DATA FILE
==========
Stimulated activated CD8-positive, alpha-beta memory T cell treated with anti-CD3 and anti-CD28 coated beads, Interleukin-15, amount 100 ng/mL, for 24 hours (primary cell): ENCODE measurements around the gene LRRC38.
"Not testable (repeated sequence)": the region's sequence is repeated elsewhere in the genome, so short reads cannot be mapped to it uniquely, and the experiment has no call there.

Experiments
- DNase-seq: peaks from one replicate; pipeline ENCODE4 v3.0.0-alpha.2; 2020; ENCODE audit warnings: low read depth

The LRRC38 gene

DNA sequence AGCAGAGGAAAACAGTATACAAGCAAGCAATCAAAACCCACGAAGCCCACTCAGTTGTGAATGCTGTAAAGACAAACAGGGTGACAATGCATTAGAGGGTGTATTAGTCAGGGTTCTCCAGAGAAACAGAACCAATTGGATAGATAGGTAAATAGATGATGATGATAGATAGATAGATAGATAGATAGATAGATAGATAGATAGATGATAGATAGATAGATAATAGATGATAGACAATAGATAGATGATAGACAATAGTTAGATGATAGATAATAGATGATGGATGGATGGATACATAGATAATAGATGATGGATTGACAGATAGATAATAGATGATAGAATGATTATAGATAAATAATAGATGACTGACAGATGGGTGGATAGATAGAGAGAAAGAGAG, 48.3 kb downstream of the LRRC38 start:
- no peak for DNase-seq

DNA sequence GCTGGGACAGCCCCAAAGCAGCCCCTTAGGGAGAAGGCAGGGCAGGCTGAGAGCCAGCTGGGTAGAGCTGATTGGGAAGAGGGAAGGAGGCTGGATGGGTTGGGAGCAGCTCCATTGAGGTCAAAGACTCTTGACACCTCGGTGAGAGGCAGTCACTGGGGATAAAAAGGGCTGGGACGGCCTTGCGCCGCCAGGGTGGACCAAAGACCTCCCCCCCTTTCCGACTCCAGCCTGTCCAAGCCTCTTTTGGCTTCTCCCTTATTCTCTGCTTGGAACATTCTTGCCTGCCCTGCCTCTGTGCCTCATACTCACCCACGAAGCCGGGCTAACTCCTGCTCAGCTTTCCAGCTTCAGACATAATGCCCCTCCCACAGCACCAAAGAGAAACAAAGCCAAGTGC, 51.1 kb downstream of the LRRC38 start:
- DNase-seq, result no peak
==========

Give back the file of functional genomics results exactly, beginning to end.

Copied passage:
Stimulated activated CD8-positive, alpha-beta memory T cell treated with anti-CD3 and anti-CD28 coated beads, Interleukin-15, amount 100 ng/mL, for 24 hours (primary cell): ENCODE measurements around the gene LRRC38.
"Not testable (repeated sequence)": the region's sequence is repeated elsewhere in the genome, so short reads cannot be mapped to it uniquely, and the experiment has no call there.

Experiments
- DNase-seq: peaks from one replicate; pipeline ENCODE4 v3.0.0-alpha.2; 2020; ENCODE audit warnings: low read depth

The LRRC38 gene

DNA sequence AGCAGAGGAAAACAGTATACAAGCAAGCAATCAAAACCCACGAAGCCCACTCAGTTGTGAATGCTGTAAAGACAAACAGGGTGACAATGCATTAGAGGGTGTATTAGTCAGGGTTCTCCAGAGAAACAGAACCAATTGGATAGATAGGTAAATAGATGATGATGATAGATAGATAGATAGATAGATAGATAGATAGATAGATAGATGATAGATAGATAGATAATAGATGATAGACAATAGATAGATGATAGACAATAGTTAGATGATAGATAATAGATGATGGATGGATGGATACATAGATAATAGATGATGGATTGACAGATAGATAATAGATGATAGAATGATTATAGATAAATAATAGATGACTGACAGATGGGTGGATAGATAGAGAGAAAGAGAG, 48.3 kb downstream of the LRRC38 start:
- no peak for DNase-seq

DNA sequence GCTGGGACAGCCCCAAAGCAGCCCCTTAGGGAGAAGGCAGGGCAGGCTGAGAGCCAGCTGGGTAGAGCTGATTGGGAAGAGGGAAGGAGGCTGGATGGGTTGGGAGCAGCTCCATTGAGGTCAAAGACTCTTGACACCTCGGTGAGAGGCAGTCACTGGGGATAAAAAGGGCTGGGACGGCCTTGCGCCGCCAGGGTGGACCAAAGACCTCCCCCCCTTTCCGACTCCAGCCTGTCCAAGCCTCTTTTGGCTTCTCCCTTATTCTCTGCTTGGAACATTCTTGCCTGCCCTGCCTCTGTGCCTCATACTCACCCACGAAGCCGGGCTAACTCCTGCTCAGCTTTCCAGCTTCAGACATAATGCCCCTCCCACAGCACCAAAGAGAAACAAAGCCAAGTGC, 51.1 kb downstream of the LRRC38 start:
- DNase-seq, result no peak